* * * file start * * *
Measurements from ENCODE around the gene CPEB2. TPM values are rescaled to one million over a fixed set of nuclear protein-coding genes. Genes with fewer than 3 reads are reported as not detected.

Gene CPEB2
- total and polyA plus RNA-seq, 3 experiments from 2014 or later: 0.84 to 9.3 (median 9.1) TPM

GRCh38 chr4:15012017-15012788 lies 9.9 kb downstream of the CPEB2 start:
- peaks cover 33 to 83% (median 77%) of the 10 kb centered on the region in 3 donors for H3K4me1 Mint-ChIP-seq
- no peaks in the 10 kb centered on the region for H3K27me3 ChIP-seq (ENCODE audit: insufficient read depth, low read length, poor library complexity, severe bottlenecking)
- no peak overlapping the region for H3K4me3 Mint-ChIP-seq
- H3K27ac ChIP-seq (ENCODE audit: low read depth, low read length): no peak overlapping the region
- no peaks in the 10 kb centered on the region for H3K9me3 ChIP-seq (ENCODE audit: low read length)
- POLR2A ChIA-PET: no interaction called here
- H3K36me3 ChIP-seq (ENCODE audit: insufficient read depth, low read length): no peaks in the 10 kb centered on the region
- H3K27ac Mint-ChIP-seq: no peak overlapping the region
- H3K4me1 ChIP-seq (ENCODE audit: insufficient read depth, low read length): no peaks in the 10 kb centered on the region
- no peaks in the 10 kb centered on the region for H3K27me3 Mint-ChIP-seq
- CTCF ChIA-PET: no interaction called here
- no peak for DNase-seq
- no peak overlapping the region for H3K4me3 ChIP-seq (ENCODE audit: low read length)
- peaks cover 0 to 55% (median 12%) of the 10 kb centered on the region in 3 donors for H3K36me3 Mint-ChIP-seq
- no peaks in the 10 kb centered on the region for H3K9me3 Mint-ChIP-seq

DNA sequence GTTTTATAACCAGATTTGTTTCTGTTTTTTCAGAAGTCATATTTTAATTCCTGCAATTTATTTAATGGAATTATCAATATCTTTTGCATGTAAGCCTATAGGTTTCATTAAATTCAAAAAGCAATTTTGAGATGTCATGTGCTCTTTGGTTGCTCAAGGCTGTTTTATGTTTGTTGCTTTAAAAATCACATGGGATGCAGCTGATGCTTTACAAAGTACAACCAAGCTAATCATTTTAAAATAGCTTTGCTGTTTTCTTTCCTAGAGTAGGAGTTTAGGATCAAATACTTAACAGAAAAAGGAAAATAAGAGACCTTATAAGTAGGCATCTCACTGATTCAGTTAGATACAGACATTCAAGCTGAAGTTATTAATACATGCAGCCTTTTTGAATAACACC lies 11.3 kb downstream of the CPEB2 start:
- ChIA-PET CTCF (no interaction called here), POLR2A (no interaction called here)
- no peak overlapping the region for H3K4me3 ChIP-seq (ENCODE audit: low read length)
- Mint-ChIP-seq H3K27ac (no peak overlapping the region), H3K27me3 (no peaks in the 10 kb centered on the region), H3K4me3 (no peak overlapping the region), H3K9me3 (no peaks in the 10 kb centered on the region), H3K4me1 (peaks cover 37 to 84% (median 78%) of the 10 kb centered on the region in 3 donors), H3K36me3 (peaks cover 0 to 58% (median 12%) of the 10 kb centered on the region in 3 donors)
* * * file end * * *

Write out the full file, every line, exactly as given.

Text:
Measurements from ENCODE around the gene CPEB2. TPM values are rescaled to one million over a fixed set of nuclear protein-coding genes. Genes with fewer than 3 reads are reported as not detected.

Gene CPEB2
- total and polyA plus RNA-seq, 3 experiments from 2014 or later: 0.84 to 9.3 (median 9.1) TPM

GRCh38 chr4:15012017-15012788 lies 9.9 kb downstream of the CPEB2 start:
- peaks cover 33 to 83% (median 77%) of the 10 kb centered on the region in 3 donors for H3K4me1 Mint-ChIP-seq
- no peaks in the 10 kb centered on the region for H3K27me3 ChIP-seq (ENCODE audit: insufficient read depth, low read length, poor library complexity, severe bottlenecking)
- no peak overlapping the region for H3K4me3 Mint-ChIP-seq
- H3K27ac ChIP-seq (ENCODE audit: low read depth, low read length): no peak overlapping the region
- no peaks in the 10 kb centered on the region for H3K9me3 ChIP-seq (ENCODE audit: low read length)
- POLR2A ChIA-PET: no interaction called here
- H3K36me3 ChIP-seq (ENCODE audit: insufficient read depth, low read length): no peaks in the 10 kb centered on the region
- H3K27ac Mint-ChIP-seq: no peak overlapping the region
- H3K4me1 ChIP-seq (ENCODE audit: insufficient read depth, low read length): no peaks in the 10 kb centered on the region
- no peaks in the 10 kb centered on the region for H3K27me3 Mint-ChIP-seq
- CTCF ChIA-PET: no interaction called here
- no peak for DNase-seq
- no peak overlapping the region for H3K4me3 ChIP-seq (ENCODE audit: low read length)
- peaks cover 0 to 55% (median 12%) of the 10 kb centered on the region in 3 donors for H3K36me3 Mint-ChIP-seq
- no peaks in the 10 kb centered on the region for H3K9me3 Mint-ChIP-seq

DNA sequence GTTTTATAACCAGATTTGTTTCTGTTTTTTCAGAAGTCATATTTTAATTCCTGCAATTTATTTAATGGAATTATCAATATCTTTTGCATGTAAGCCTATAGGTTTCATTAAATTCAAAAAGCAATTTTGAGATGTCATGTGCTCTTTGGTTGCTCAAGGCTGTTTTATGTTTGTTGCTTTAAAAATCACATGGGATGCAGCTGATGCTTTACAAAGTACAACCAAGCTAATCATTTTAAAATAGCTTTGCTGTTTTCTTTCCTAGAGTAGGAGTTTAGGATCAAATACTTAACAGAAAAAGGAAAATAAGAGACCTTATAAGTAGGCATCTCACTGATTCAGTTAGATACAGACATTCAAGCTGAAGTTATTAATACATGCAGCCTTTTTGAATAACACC lies 11.3 kb downstream of the CPEB2 start:
- ChIA-PET CTCF (no interaction called here), POLR2A (no interaction called here)
- no peak overlapping the region for H3K4me3 ChIP-seq (ENCODE audit: low read length)
- Mint-ChIP-seq H3K27ac (no peak overlapping the region), H3K27me3 (no peaks in the 10 kb centered on the region), H3K4me3 (no peak overlapping the region), H3K9me3 (no peaks in the 10 kb centered on the region), H3K4me1 (peaks cover 37 to 84% (median 78%) of the 10 kb centered on the region in 3 donors), H3K36me3 (peaks cover 0 to 58% (median 12%) of the 10 kb centered on the region in 3 donors)